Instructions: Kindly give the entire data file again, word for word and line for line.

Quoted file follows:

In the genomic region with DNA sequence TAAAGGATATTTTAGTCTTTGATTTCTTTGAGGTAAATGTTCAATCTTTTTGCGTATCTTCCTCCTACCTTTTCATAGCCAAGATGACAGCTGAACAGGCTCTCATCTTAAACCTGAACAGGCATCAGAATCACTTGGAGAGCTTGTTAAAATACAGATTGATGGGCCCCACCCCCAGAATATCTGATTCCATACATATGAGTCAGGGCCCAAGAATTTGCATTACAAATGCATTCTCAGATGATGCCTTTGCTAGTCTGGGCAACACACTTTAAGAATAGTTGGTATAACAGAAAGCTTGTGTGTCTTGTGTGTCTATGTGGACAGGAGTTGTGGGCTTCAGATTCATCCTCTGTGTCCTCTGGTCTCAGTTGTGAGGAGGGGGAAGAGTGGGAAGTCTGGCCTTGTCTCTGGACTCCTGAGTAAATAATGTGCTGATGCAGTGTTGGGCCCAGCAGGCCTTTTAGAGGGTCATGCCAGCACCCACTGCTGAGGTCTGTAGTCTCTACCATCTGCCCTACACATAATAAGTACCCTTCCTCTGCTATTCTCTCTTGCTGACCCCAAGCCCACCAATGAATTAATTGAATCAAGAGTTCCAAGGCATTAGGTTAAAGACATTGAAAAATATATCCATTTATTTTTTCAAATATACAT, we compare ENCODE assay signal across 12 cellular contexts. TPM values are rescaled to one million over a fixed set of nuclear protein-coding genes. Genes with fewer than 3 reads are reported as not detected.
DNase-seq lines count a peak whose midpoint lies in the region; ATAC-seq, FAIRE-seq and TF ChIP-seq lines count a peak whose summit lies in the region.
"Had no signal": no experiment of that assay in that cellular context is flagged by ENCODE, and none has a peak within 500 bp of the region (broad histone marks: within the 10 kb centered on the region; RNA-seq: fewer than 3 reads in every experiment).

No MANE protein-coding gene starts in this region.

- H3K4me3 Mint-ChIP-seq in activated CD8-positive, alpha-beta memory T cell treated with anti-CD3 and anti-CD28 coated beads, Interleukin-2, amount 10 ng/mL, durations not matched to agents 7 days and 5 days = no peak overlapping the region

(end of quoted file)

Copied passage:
In the genomic region with DNA sequence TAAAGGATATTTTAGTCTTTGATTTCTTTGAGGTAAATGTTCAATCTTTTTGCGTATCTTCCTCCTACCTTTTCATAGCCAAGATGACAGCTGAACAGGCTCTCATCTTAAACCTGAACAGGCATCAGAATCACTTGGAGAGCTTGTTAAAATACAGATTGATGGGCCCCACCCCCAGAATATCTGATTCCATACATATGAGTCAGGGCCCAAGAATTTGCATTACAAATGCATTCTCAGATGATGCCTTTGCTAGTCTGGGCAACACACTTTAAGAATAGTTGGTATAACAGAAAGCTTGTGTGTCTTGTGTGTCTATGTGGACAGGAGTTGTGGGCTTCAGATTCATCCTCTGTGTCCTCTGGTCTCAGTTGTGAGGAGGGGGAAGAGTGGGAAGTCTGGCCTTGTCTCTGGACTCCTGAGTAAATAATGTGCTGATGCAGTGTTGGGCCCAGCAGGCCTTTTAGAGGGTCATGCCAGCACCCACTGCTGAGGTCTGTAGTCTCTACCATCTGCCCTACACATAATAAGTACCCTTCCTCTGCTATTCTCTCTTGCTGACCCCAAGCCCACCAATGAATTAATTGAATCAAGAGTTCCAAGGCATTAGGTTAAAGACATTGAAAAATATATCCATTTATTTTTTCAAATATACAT, we compare ENCODE assay signal across 12 cellular contexts. TPM values are rescaled to one million over a fixed set of nuclear protein-coding genes. Genes with fewer than 3 reads are reported as not detected.
DNase-seq lines count a peak whose midpoint lies in the region; ATAC-seq, FAIRE-seq and TF ChIP-seq lines count a peak whose summit lies in the region.
"Had no signal": no experiment of that assay in that cellular context is flagged by ENCODE, and none has a peak within 500 bp of the region (broad histone marks: within the 10 kb centered on the region; RNA-seq: fewer than 3 reads in every experiment).

No MANE protein-coding gene starts in this region.

- H3K4me3 Mint-ChIP-seq in activated CD8-positive, alpha-beta memory T cell treated with anti-CD3 and anti-CD28 coated beads, Interleukin-2, amount 10 ng/mL, durations not matched to agents 7 days and 5 days = no peak overlapping the region